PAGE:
Your family pet can help improve your child’s reading score

RIVERSIDE COUNTY – It turns out dogs are not only good for our health; finding missing people; and helping disabled people live independent lives – they’re good for kids’ report cards, too.

A University of California study showed that children who read to the family dog improved their ability by an average of 12 percent.

“Dogs not only help children learn to read, they help children learn to love reading,” says Michael Amiri, coauthor with his wife, Linda, of the children’s book, “Shellie, the Magical Dog.”

Amiri discusses five reasons why dogs help kids learn to love reading:

No embarrassment. “Most of us have memories of reading out loud in class,” he says. “Though we may have been proficient readers, the fear of stumbling on a word in front of everyone was a constant source of anxiety.” Dogs are excellent for unconditional, nonjudgmental love; they won’t laugh if and when mistakes happen.

Polite listeners. Like humans, dogs are social creatures and most enjoy the sound of a calm voice speaking to them. Many – except perhaps the most energetic breeds – seem to enjoy curling up on a rug and listening to a story being read aloud. They don’t interrupt (except for the occasional ear scratch or to sniff a body part) and they often show appreciation for the attention.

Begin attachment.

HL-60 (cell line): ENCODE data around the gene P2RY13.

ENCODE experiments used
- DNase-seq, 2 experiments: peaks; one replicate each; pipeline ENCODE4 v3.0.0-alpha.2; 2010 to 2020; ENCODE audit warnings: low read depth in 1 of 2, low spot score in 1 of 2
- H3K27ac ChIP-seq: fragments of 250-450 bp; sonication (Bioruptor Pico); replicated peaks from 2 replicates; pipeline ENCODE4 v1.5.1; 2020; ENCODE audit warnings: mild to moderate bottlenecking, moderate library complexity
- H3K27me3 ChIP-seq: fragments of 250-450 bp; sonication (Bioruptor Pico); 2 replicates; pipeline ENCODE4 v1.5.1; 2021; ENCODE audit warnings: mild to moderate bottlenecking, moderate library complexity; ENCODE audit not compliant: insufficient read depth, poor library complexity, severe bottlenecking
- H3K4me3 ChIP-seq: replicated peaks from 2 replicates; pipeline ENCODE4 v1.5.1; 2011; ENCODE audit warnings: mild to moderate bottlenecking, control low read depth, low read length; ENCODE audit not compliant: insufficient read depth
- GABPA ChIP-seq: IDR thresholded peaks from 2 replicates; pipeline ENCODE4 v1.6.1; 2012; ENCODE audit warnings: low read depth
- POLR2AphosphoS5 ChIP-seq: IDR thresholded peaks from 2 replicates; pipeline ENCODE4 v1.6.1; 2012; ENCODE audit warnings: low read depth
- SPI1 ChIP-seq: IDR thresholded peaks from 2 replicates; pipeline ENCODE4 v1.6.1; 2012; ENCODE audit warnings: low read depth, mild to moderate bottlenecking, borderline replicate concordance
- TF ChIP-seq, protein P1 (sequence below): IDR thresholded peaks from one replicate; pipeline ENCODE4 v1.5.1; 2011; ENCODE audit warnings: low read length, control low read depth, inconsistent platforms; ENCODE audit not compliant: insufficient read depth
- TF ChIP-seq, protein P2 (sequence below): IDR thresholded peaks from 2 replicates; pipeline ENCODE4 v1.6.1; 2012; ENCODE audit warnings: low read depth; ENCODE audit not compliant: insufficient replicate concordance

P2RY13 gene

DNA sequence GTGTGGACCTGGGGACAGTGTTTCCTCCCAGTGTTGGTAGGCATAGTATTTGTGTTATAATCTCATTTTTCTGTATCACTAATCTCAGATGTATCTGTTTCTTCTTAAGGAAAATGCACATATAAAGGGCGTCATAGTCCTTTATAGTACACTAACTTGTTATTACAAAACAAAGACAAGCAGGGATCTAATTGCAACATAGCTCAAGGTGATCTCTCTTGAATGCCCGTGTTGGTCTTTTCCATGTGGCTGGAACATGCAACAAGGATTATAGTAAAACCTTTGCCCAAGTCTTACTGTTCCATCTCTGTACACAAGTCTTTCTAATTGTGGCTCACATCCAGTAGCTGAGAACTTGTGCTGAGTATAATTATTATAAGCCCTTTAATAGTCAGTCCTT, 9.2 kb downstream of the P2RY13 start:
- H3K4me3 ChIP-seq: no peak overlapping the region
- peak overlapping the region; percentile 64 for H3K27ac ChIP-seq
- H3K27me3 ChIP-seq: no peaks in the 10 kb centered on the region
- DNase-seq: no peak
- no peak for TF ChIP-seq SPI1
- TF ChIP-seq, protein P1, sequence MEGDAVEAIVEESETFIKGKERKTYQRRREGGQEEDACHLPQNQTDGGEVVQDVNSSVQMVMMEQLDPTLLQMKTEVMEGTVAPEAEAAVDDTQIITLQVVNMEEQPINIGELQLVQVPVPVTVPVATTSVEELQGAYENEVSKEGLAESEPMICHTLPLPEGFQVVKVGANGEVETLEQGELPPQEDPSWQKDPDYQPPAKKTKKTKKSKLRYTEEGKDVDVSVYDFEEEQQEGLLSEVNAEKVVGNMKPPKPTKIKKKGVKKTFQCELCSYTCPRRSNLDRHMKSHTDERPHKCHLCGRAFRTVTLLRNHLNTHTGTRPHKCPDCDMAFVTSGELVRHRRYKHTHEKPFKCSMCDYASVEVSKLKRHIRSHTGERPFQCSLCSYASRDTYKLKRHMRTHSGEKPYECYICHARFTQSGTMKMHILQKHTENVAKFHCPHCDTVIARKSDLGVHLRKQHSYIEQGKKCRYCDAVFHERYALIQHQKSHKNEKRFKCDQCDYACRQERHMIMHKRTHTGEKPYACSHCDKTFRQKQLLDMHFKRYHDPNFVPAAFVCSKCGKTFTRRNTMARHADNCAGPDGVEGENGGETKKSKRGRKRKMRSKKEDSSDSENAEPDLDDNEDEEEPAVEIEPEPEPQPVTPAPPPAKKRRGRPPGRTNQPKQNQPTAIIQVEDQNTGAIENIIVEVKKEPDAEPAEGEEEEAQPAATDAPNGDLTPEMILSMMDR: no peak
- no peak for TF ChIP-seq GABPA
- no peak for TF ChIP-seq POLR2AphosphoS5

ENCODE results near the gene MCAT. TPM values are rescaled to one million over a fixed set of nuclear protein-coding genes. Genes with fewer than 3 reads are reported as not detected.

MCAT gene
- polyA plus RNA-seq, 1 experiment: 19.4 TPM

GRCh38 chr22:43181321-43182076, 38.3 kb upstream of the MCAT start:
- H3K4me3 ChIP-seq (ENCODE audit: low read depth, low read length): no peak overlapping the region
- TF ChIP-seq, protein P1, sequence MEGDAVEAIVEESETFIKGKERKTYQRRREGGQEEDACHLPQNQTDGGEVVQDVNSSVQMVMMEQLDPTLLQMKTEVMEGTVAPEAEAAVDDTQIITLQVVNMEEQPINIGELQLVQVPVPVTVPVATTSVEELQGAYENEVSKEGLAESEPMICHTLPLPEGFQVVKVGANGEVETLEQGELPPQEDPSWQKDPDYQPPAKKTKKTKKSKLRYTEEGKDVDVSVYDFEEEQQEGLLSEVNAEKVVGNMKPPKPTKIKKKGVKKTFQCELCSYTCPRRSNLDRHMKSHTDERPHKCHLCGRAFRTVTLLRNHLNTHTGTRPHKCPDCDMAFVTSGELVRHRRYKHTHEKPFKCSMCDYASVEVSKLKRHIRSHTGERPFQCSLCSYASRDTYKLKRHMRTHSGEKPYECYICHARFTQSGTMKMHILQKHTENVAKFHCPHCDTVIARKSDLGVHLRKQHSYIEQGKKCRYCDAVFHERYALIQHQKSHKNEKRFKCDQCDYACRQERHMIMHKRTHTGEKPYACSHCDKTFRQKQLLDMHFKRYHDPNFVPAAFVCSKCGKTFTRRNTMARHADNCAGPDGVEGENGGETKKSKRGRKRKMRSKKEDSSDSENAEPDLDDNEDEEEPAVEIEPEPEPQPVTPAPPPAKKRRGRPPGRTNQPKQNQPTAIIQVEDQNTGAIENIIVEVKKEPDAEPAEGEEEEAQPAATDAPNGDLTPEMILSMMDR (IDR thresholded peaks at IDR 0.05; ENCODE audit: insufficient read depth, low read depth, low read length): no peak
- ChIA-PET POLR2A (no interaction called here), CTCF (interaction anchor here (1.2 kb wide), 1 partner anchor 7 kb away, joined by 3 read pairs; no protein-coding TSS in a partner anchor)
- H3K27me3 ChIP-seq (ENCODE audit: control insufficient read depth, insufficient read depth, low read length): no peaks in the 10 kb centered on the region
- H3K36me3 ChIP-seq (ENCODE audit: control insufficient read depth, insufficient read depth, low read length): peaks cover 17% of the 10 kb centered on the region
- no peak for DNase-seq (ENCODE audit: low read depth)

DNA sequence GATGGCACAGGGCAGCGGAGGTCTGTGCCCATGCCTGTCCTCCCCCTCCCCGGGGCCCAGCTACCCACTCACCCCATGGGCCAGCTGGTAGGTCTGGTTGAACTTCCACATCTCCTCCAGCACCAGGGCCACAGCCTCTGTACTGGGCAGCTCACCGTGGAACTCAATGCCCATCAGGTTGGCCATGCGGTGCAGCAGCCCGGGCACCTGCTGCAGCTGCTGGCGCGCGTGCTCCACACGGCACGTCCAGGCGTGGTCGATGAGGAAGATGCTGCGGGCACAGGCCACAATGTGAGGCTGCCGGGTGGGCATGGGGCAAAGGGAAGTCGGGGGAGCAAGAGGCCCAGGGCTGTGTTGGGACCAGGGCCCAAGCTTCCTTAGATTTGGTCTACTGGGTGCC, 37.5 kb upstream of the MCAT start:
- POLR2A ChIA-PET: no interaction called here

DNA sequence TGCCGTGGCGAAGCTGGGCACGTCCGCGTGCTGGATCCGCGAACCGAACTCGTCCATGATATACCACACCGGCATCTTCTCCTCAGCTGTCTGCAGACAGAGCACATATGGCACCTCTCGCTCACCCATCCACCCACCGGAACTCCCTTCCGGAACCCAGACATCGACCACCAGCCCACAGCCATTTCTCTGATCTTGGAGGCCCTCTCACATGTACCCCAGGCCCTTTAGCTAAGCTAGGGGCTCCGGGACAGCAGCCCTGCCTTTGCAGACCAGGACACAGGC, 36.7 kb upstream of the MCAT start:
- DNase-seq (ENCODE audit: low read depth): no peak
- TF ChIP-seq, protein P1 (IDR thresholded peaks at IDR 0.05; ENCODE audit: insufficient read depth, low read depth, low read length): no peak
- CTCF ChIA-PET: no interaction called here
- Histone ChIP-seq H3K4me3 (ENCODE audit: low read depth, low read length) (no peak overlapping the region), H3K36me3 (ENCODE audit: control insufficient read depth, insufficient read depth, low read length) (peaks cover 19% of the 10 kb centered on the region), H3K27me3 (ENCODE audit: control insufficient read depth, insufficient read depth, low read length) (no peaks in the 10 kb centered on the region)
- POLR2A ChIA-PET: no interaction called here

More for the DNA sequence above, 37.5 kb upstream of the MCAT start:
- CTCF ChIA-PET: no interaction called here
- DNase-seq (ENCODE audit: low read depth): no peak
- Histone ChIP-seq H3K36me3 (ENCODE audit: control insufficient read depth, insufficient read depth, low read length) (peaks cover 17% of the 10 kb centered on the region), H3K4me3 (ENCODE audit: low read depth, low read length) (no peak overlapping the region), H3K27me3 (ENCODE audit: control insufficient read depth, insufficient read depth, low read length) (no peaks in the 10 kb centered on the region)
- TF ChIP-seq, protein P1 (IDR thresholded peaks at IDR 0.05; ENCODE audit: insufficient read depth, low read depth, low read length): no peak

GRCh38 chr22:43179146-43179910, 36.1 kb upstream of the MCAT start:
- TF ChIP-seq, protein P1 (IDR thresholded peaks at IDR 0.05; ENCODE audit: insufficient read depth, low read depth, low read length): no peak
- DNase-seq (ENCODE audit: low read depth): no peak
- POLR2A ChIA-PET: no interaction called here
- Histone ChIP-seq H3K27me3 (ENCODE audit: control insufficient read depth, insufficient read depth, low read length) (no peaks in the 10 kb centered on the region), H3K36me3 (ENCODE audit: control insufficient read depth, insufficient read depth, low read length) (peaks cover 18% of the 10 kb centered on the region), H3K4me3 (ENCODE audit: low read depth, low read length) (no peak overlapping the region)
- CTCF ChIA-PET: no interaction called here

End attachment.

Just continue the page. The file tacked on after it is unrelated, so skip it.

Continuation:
A fun approach to schoolwork. Too often, when children think of studying, they think of time spent hunched over a desk struggling alone to work out problems and memorize lists. Interacting with a lovable, fuzzy friend for an hour of homework is an appealing alternative.

Win-win. A canine-student reading program is a great way to help service dogs-in-training learn patience and discipline. Dogs are trained to help veterans suffering post-traumatic stress disorder, the blind, and people who use wheelchairs, among others. These dogs in training help children, while children improve a dog’s service abilities.

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